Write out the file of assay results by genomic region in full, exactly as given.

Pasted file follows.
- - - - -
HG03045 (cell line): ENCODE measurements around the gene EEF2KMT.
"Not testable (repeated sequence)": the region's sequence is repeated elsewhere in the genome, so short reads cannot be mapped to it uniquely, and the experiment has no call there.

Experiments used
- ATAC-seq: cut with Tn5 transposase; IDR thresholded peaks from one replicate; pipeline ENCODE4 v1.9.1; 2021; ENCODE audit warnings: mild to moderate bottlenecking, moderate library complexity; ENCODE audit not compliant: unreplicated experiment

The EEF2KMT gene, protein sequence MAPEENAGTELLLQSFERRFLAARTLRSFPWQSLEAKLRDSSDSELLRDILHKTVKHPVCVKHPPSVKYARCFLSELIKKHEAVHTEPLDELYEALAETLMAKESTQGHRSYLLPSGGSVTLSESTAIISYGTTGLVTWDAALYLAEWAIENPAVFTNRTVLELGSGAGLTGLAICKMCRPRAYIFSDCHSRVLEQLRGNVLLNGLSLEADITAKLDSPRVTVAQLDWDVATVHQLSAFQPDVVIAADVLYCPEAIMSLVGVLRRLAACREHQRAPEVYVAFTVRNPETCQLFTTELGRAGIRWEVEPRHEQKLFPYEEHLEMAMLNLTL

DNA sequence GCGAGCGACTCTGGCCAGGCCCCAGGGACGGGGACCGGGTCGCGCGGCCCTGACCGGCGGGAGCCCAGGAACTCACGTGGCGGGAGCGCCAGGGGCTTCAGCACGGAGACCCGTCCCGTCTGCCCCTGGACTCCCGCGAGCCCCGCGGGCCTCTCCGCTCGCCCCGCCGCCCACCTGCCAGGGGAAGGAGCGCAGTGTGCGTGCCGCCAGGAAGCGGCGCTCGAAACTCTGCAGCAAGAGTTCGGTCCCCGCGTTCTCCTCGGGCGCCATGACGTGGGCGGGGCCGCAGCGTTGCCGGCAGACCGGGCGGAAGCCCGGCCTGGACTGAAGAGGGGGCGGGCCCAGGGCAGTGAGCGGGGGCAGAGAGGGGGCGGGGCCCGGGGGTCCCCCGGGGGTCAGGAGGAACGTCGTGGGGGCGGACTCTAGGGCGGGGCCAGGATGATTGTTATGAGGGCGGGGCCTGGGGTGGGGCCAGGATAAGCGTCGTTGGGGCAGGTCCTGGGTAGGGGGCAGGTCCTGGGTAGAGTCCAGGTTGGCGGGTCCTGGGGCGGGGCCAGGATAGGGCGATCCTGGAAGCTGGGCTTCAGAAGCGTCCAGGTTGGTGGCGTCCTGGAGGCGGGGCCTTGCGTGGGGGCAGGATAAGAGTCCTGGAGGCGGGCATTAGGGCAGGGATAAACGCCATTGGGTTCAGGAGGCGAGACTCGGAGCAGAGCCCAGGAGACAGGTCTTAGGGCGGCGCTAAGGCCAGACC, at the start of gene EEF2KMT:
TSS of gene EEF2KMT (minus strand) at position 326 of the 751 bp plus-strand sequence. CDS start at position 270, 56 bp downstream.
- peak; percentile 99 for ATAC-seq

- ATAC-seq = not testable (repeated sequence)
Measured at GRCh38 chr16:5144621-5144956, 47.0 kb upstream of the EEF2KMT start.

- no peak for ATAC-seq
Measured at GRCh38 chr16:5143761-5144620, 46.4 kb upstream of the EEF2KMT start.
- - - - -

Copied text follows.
HG03045 (cell line): ENCODE measurements around the gene EEF2KMT.
"Not testable (repeated sequence)": the region's sequence is repeated elsewhere in the genome, so short reads cannot be mapped to it uniquely, and the experiment has no call there.

Experiments used
- ATAC-seq: cut with Tn5 transposase; IDR thresholded peaks from one replicate; pipeline ENCODE4 v1.9.1; 2021; ENCODE audit warnings: mild to moderate bottlenecking, moderate library complexity; ENCODE audit not compliant: unreplicated experiment

The EEF2KMT gene, protein sequence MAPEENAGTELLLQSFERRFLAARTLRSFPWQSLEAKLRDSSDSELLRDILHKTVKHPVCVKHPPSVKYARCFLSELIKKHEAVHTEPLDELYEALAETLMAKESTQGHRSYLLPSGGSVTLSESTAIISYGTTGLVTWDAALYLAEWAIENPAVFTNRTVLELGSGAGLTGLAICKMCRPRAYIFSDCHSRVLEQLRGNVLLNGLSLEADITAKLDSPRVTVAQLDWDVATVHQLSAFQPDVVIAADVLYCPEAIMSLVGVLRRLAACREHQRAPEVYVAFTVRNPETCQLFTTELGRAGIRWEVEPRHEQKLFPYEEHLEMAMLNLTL

DNA sequence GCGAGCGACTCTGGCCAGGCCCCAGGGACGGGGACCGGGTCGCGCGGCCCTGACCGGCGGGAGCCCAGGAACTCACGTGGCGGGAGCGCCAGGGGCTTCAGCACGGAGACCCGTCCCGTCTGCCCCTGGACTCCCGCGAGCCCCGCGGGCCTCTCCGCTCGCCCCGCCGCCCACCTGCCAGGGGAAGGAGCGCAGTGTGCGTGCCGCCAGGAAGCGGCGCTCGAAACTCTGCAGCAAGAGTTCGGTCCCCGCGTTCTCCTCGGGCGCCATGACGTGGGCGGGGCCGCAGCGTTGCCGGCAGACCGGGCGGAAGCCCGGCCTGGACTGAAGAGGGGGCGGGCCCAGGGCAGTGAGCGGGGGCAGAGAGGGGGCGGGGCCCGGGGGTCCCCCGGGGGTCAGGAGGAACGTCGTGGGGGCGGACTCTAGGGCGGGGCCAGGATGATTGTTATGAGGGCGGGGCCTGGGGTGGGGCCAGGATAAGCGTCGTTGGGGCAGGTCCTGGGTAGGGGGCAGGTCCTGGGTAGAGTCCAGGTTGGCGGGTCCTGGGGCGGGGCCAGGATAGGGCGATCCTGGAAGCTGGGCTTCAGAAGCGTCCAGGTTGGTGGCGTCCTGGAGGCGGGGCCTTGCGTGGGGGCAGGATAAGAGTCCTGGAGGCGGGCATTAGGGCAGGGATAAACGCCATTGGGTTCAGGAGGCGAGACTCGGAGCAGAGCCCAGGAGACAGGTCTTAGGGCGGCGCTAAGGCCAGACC, at the start of gene EEF2KMT:
TSS of gene EEF2KMT (minus strand) at position 326 of the 751 bp plus-strand sequence. CDS start at position 270, 56 bp downstream.
- peak; percentile 99 for ATAC-seq

- ATAC-seq = not testable (repeated sequence)
Measured at GRCh38 chr16:5144621-5144956, 47.0 kb upstream of the EEF2KMT start.

- no peak for ATAC-seq
Measured at GRCh38 chr16:5143761-5144620, 46.4 kb upstream of the EEF2KMT start.